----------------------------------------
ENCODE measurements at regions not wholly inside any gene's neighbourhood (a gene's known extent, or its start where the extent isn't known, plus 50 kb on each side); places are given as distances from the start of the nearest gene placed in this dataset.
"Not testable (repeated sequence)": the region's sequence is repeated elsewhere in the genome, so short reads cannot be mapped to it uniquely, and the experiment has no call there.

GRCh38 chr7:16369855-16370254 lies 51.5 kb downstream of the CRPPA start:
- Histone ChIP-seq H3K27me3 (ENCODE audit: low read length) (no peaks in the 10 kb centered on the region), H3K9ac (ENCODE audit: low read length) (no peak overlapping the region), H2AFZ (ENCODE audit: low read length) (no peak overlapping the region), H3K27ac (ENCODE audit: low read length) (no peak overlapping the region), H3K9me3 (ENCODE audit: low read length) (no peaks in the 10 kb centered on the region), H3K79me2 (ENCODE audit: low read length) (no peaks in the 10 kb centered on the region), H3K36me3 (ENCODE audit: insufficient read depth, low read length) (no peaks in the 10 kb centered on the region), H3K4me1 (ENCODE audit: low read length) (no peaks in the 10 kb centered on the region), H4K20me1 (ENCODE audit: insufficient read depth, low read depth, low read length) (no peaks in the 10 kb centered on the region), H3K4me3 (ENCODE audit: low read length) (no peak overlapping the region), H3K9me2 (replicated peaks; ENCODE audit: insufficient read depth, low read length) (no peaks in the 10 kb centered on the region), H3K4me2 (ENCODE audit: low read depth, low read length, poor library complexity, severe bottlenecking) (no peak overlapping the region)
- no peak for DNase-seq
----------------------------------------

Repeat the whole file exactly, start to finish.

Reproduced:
ENCODE measurements at regions not wholly inside any gene's neighbourhood (a gene's known extent, or its start where the extent isn't known, plus 50 kb on each side); places are given as distances from the start of the nearest gene placed in this dataset.
"Not testable (repeated sequence)": the region's sequence is repeated elsewhere in the genome, so short reads cannot be mapped to it uniquely, and the experiment has no call there.

GRCh38 chr7:16369855-16370254 lies 51.5 kb downstream of the CRPPA start:
- Histone ChIP-seq H3K27me3 (ENCODE audit: low read length) (no peaks in the 10 kb centered on the region), H3K9ac (ENCODE audit: low read length) (no peak overlapping the region), H2AFZ (ENCODE audit: low read length) (no peak overlapping the region), H3K27ac (ENCODE audit: low read length) (no peak overlapping the region), H3K9me3 (ENCODE audit: low read length) (no peaks in the 10 kb centered on the region), H3K79me2 (ENCODE audit: low read length) (no peaks in the 10 kb centered on the region), H3K36me3 (ENCODE audit: insufficient read depth, low read length) (no peaks in the 10 kb centered on the region), H3K4me1 (ENCODE audit: low read length) (no peaks in the 10 kb centered on the region), H4K20me1 (ENCODE audit: insufficient read depth, low read depth, low read length) (no peaks in the 10 kb centered on the region), H3K4me3 (ENCODE audit: low read length) (no peak overlapping the region), H3K9me2 (replicated peaks; ENCODE audit: insufficient read depth, low read length) (no peaks in the 10 kb centered on the region), H3K4me2 (ENCODE audit: low read depth, low read length, poor library complexity, severe bottlenecking) (no peak overlapping the region)
- no peak for DNase-seq